I am very pleased and relieved to hear that, after years of patient lobbying of our MPs, and the Home Secretary directly, Priti Patel has confirmed that the Government will now be progressing legislation to introduce a criminal offence of intentional trespass.
Residents will be aware that this is something I have been calling for since at least 2017. Billericay and the rest of Basildon Borough has – like many places – suffered for years from unauthorised encampments. We have had them numerous times, just over the time I have been a councillor; at Sun Corner, Hannakins Farm, South Green, Queens Park, and in pretty much every corner of the Borough. The cost to the taxpayer of cleaning up after them is appalling.
The Government has confirmed that it will strengthen police powers and create a new criminal offence to tackle unauthorised encampments on any private or public land in vehicles without permission, and where they are causing significant disruption, distress or harm to local communities.
Police will be given powers to seize vehicles and arrest offenders. The measures will target harmful encampments which reflect badly on the wider nomadic community as a whole, the majority of whom are law-abiding.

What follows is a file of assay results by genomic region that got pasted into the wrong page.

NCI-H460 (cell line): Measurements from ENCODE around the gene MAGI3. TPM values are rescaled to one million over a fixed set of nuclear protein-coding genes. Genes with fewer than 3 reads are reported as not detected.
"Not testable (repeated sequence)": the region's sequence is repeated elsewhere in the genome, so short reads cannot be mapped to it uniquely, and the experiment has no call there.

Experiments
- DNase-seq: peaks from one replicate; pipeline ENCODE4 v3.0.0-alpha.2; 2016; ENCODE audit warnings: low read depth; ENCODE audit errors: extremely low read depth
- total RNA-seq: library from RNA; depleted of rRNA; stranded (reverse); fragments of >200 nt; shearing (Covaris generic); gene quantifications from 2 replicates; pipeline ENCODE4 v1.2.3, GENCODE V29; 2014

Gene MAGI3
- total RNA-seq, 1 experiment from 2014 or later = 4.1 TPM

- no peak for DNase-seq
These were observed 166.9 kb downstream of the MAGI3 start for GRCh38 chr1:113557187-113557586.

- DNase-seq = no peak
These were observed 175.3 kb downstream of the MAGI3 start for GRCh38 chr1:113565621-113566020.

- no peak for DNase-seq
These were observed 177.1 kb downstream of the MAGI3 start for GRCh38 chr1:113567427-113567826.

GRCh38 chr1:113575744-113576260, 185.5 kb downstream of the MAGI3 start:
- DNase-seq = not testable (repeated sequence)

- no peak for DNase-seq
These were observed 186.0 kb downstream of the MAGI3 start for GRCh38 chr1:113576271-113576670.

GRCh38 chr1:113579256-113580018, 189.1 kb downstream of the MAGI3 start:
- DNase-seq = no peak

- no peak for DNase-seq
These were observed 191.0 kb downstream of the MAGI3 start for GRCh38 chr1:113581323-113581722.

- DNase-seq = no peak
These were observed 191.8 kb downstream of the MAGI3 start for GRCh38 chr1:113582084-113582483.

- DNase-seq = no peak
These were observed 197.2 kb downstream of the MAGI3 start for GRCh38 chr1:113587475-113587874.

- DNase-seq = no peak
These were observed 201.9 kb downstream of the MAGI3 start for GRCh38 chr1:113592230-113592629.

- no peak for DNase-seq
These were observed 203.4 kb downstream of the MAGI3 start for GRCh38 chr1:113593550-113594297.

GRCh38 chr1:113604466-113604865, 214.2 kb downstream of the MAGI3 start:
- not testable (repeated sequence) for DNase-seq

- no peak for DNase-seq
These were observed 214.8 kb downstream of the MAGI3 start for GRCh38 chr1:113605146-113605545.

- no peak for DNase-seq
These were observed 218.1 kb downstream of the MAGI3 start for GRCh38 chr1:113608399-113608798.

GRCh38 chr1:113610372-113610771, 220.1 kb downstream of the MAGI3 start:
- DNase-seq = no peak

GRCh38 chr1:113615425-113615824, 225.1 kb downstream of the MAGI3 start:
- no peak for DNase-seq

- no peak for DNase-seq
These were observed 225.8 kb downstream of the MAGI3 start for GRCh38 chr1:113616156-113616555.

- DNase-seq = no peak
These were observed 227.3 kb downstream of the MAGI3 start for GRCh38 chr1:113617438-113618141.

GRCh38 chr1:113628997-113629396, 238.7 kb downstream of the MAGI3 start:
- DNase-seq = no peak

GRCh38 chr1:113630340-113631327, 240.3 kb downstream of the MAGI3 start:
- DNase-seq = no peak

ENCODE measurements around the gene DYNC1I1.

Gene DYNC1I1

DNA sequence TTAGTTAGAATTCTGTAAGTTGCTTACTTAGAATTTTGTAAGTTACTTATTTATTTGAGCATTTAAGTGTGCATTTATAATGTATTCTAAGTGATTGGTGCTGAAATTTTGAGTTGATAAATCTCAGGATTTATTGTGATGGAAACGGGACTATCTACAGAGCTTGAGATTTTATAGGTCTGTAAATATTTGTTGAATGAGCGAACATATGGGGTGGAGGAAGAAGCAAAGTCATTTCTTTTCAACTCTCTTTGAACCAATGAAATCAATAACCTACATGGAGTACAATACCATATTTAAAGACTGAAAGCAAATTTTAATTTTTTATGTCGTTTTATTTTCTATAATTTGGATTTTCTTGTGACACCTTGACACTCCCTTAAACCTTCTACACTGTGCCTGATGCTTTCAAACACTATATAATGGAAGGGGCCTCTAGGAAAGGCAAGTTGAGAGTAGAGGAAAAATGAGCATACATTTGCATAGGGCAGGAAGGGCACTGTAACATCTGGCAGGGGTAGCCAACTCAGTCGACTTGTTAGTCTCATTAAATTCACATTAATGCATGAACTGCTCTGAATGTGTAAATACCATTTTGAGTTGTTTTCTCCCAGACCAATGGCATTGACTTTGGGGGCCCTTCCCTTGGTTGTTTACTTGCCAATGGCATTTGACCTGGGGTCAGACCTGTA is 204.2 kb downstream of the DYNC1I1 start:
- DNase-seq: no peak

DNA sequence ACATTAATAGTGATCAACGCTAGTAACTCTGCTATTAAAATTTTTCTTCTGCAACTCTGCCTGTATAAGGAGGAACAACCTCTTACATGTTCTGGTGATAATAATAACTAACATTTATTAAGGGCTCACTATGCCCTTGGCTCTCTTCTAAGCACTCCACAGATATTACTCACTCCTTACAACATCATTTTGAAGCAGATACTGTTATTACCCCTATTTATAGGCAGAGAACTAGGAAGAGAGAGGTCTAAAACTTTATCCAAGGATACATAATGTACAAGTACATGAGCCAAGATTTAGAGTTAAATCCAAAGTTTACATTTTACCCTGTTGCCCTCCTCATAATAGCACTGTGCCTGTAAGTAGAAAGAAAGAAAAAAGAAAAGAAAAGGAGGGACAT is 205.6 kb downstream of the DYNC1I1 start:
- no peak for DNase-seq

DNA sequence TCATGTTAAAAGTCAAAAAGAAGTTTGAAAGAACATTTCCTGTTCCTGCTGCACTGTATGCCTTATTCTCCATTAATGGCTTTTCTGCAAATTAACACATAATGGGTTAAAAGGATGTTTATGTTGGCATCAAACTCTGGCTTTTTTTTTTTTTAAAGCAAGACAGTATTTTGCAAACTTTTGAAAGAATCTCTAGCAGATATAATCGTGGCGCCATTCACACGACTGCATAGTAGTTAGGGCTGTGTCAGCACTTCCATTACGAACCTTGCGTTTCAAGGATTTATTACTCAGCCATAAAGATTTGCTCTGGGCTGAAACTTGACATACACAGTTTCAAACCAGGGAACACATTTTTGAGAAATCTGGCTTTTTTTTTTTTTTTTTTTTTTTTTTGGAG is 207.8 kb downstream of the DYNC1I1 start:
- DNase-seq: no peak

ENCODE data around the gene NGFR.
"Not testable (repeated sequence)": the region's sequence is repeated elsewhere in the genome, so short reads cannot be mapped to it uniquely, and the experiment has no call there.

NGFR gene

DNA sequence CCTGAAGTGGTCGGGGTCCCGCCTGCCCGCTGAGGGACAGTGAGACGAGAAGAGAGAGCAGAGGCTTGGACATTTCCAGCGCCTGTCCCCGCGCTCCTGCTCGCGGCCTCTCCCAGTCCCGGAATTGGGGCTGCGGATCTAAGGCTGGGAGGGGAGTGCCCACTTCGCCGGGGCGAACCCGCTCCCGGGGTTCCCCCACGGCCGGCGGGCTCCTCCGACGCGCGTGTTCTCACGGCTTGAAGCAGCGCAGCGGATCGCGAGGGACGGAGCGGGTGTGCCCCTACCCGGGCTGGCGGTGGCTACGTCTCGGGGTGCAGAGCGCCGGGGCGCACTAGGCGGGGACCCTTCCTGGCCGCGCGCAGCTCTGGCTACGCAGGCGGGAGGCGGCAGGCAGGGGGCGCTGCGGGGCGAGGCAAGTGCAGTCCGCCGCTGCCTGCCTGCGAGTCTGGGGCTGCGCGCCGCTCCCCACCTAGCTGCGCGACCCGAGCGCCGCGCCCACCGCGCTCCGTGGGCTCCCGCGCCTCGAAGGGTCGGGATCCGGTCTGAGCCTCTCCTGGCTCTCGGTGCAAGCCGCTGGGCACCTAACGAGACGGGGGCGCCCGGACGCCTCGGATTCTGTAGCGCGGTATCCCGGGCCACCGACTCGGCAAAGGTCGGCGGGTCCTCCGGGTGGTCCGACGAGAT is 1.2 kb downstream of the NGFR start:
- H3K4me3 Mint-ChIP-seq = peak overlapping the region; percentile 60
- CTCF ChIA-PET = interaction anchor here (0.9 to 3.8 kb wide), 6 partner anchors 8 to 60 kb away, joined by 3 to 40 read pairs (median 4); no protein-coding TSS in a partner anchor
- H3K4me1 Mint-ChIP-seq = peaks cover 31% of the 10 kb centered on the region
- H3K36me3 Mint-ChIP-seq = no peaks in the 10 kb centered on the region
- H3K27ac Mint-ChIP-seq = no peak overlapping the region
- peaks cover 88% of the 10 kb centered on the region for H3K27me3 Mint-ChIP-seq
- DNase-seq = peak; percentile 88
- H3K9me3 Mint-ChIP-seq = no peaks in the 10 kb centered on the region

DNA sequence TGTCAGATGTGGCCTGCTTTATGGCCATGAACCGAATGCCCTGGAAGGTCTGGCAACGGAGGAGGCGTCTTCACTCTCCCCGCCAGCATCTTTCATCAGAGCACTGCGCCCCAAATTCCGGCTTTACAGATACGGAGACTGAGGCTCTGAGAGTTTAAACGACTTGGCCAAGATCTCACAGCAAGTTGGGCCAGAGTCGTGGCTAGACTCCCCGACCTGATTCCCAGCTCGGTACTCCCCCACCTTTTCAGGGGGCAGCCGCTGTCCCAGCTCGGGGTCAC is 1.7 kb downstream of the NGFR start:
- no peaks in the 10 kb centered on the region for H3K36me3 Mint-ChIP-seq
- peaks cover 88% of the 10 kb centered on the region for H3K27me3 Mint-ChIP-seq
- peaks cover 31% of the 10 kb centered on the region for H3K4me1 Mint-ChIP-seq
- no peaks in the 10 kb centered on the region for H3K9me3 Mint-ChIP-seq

The measures deliver on our manifesto commitment to tackle unauthorised encampments and will be part of a new major Criminal Justice Bill to be introduced in Parliament shortly. The new offence will be punishable by a prison sentence of up to 3 months, or a fine of up to £2,500 (or both).
The Government have also confirmed that the Criminal Justice and Public Order Act (1994) will also be amended to allow police to direct trespassers away from land and broaden the range of factors police can consider when enforcing the law, to include interference with access to utilities like water, gas and electricity, and environmental damage such as excessive noise pollution or littering.
New provisions will also mean that people directed away from land must not return for 12 months.
I have always recognised people’s right to a nomadic life, but this must be balanced against the rights of settled residents to enjoy their local community facilities and taxpayers should not have bear the clean-up costs. I am really pleased that the Government has followed through on the recent consultations – the response to which I spearheaded on behalf of Basildon Council – and I look forward to seeing the legislation progress through Parliament in due course.